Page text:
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Self-Centered Servants

Paul knew that Jesus didn’t make mistakes with the people that he came to save. The Corinthians made him question it a little bit, though.

Here they were: affluent, gifted, talented, smart…and yet they were also pretentious, prideful, immoral, ignorant… How could people who had so much be so silly?

He had been getting reports that, just like everything else in their life, they assumed that the end result of their salvation was really about them. The same principle they applied to “their” money, to “their” pastor, to “their” job, to “their” abilities–namely, that it was all for their own benefit–they now applied to their spirituality. Jesus had saved them, and now they were locked in a game of one-upsmanship to see who had received greater gifts. Their gatherings were becoming less and less about the Jesus who saved them, and more and more about the people he had saved. They would walk into the house where they worshipped and you could see it in many of their faces: these people should be really glad that I’m part of this community. They are lucky to have me.

Why did they always seem to come so close to getting it, just to get it twisted in the end?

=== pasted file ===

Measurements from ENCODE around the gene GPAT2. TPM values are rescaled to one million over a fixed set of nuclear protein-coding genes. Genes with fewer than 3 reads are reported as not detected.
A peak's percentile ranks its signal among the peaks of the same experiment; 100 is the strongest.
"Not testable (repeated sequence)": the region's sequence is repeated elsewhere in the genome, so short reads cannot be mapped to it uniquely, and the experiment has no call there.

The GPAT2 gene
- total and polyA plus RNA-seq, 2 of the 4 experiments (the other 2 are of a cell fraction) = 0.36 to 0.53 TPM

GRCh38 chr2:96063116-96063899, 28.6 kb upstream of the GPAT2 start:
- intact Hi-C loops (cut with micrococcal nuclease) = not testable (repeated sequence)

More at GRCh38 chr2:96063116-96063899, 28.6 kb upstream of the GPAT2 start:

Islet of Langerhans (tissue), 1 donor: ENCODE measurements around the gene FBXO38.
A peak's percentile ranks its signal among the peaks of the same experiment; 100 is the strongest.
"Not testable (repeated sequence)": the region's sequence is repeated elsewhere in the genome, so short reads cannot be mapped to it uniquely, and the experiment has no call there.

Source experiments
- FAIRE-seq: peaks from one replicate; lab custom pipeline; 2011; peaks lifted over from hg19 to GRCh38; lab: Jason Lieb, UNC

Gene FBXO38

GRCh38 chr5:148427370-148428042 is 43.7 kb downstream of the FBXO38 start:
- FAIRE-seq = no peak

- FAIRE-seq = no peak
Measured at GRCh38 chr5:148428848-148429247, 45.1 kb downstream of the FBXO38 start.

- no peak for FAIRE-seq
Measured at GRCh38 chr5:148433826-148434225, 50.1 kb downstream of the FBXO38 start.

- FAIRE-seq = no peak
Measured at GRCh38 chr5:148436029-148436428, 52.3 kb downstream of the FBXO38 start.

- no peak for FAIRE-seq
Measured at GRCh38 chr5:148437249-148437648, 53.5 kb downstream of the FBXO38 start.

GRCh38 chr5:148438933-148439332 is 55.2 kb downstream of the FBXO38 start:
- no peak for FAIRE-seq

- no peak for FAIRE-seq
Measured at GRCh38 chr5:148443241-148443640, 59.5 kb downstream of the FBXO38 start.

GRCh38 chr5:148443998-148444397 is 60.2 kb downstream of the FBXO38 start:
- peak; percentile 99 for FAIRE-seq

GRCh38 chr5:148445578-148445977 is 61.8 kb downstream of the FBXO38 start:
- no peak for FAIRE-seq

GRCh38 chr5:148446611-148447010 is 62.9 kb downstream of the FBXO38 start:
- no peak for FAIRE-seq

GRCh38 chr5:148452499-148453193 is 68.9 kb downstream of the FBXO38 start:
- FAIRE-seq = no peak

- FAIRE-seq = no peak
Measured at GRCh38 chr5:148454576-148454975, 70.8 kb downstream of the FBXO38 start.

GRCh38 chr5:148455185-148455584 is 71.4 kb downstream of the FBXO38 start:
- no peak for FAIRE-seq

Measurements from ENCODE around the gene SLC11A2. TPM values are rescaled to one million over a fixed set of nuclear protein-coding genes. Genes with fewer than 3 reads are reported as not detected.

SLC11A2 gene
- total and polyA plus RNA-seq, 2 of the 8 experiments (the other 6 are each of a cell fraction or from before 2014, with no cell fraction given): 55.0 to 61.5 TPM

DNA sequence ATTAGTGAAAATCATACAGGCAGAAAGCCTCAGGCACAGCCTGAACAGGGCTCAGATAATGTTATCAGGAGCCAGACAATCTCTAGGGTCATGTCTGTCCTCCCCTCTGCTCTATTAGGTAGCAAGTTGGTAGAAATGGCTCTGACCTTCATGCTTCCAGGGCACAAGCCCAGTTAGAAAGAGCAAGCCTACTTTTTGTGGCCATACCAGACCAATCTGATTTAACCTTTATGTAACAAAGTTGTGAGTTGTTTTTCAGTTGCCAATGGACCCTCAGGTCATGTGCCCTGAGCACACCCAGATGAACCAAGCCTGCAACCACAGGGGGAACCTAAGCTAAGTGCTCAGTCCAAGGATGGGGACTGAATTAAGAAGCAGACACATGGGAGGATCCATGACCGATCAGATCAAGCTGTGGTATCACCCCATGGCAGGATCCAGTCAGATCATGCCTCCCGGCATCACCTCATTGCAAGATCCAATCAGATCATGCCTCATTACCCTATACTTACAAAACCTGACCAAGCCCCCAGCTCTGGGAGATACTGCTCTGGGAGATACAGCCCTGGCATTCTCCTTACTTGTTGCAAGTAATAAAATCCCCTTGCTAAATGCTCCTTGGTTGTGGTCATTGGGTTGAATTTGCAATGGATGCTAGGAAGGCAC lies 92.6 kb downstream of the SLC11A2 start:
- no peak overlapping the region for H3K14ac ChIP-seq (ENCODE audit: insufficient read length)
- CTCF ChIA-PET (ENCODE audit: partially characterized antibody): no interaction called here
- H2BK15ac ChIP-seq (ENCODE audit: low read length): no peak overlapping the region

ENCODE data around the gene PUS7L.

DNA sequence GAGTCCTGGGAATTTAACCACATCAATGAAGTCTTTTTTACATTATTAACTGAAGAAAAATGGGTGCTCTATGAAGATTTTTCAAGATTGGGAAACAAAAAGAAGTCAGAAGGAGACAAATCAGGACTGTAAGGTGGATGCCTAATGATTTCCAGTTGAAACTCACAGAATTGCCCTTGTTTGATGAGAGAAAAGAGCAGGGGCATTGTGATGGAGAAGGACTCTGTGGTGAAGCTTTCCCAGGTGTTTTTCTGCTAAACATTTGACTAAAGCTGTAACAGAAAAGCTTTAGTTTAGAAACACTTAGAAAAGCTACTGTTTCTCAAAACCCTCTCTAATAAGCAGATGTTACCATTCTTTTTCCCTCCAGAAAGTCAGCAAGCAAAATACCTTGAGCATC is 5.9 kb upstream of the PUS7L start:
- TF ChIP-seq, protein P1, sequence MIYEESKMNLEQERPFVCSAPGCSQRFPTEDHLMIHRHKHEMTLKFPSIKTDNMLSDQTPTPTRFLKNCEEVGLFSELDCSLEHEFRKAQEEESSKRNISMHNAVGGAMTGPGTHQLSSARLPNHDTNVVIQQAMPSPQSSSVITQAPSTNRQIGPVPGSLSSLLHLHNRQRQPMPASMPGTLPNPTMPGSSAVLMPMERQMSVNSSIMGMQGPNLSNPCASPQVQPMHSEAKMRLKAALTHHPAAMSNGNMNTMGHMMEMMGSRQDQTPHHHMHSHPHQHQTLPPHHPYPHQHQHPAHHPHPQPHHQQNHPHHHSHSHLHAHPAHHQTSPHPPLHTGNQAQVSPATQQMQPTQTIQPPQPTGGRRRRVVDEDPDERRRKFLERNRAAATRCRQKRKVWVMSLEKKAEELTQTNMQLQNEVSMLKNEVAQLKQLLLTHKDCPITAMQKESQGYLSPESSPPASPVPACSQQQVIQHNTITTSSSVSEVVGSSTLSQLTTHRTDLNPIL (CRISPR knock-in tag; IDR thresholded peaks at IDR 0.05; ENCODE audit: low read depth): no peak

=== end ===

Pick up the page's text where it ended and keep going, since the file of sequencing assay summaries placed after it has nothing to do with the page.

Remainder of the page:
The people in the church should be glad to have each other, but luck had nothing to do with it. Neither did the credentials of the person themselves. Rather, the reason that they should be glad that each of them were part of the gathered body is because the Holy Spirit had given each of them special gifts that would allow them to make a contribution for the greater good. 

Didn’t they see it? They had each been called to serve and care for one another! Everything that they had been given was for the common good. That was the example of Jesus, after all. He had laid everything down so that they could be saved and really learn to love one another, selflessly, truly. Now, they were to continue that call and live as the embodiment of sacrificial love to one another. That’s why they were given these “gifts” that they were so proud about. It wasn’t so that they would be proud; it’s so that they could humbly love and serve one another.

Oh well, Paul thought. They were never going to get it right, at least not on this side of eternity. They were saved by grace, and he knew it would require more and more grace every day just for them to get through. In the meantime, he’d write them a letter reminding them of how Christ was calling them to live. In time they might learn to see service as a gift to one another. Until then, Jesus still reigned.

Every believer in the church has been given specific and special gifts that they are called to use for the common good. But what does that mean? Join us tomorrow in person at 10:30 am, or live online at as we consider what it means to have been given the Gift of Service.